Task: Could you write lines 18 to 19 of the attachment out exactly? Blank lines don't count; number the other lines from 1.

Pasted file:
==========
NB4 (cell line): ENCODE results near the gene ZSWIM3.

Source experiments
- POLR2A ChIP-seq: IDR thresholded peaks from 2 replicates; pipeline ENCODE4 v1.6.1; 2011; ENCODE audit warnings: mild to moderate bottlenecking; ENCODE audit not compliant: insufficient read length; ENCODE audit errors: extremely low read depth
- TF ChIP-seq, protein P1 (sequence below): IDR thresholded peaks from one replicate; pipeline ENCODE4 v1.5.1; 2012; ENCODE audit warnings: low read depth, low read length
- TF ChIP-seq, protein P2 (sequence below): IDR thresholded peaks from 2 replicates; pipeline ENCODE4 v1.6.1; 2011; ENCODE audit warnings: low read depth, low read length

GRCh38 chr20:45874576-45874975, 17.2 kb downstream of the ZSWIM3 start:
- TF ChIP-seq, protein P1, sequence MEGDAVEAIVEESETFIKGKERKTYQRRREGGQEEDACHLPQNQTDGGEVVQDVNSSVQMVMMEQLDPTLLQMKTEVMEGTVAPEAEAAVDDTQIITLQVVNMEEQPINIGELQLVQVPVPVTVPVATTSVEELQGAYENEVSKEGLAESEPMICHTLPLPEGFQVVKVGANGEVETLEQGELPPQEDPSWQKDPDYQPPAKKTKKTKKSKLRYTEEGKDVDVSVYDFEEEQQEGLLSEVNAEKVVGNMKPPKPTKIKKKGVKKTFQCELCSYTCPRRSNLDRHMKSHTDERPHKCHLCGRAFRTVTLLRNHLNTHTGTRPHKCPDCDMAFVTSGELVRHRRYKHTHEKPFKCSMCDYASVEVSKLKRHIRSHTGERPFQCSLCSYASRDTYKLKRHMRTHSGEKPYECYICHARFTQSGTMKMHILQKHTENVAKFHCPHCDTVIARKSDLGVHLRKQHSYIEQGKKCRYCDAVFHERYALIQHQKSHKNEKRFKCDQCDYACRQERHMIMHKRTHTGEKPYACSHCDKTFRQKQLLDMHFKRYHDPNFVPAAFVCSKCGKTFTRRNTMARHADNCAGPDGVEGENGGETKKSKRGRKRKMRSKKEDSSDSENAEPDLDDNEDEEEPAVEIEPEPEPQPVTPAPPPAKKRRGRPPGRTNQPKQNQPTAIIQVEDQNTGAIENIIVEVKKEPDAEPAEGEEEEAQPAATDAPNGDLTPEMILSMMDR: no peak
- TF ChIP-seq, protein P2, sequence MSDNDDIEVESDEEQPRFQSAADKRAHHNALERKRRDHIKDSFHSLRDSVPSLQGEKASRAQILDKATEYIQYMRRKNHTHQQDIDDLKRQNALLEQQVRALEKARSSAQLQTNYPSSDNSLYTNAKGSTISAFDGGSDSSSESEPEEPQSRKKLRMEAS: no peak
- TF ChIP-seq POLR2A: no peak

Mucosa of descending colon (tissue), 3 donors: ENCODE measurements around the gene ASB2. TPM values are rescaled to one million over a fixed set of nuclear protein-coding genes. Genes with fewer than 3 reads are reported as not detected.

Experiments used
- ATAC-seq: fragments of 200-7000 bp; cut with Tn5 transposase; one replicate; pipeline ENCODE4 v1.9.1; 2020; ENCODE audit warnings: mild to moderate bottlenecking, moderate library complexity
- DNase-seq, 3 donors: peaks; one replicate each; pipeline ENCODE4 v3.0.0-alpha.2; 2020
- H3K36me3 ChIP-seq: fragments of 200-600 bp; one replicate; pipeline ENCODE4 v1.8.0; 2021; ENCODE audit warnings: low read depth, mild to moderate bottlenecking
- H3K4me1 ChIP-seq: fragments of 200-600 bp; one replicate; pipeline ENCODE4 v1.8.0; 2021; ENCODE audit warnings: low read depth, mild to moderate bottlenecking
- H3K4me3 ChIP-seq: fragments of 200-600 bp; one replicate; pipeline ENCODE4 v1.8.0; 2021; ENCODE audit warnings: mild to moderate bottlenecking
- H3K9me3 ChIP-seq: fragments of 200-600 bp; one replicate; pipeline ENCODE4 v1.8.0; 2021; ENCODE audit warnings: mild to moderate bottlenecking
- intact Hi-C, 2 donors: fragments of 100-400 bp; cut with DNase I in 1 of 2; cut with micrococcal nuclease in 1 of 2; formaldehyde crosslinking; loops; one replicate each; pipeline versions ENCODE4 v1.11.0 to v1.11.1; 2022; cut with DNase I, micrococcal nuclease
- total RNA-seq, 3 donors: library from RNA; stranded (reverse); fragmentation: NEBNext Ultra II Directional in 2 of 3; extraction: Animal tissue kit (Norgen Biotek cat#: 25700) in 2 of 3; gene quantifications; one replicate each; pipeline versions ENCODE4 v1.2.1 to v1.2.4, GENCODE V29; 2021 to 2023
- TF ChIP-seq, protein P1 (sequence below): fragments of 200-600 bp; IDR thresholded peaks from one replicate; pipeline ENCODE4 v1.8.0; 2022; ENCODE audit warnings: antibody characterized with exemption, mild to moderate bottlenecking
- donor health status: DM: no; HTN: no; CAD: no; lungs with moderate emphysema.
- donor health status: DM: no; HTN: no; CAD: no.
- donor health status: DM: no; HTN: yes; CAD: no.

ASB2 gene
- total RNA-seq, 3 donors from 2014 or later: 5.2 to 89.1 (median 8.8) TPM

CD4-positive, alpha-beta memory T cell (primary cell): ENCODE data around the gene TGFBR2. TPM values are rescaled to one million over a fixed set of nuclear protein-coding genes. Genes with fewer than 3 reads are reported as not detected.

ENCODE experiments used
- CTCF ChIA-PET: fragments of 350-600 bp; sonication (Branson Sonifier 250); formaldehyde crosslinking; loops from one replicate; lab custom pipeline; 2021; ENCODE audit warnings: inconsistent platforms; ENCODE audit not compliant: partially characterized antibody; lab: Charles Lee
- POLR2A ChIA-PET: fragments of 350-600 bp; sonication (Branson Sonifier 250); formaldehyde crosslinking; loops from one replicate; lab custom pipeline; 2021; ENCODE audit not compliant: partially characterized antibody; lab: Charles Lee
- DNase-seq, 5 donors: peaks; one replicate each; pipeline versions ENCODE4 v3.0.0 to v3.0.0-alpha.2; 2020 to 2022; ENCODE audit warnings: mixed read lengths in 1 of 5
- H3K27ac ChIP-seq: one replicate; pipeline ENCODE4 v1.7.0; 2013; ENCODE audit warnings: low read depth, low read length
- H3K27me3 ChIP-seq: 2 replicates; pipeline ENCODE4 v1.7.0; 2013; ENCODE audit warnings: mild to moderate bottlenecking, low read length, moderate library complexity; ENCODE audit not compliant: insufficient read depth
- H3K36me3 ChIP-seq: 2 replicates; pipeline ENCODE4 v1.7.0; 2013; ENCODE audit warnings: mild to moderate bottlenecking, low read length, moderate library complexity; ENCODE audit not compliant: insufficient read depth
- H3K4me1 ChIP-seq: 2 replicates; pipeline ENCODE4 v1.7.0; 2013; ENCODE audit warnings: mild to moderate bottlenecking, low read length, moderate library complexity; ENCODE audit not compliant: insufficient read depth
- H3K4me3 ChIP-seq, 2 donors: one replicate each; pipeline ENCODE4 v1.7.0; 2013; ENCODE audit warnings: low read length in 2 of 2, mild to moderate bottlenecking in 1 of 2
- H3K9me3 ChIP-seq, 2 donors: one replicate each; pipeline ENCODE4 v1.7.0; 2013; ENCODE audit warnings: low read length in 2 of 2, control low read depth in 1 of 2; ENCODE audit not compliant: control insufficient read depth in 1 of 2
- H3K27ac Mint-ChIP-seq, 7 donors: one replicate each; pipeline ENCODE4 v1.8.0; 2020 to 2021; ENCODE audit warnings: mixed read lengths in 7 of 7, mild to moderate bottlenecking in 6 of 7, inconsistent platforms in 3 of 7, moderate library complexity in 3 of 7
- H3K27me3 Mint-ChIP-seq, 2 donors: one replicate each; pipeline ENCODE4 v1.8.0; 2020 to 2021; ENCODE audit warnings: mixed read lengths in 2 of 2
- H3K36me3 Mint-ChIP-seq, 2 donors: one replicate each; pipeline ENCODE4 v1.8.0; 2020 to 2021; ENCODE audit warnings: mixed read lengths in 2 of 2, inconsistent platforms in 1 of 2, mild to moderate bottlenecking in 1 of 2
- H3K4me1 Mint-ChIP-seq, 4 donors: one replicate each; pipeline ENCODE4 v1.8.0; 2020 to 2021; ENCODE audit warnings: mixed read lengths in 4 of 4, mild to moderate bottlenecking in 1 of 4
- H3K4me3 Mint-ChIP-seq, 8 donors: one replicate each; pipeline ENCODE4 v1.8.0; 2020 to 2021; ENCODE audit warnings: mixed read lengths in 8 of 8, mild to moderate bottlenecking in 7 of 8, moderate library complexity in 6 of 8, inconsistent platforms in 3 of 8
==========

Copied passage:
- intact Hi-C, 2 donors: fragments of 100-400 bp; cut with DNase I in 1 of 2; cut with micrococcal nuclease in 1 of 2; formaldehyde crosslinking; loops; one replicate each; pipeline versions ENCODE4 v1.11.0 to v1.11.1; 2022; cut with DNase I, micrococcal nuclease
- total RNA-seq, 3 donors: library from RNA; stranded (reverse); fragmentation: NEBNext Ultra II Directional in 2 of 3; extraction: Animal tissue kit (Norgen Biotek cat#: 25700) in 2 of 3; gene quantifications; one replicate each; pipeline versions ENCODE4 v1.2.1 to v1.2.4, GENCODE V29; 2021 to 2023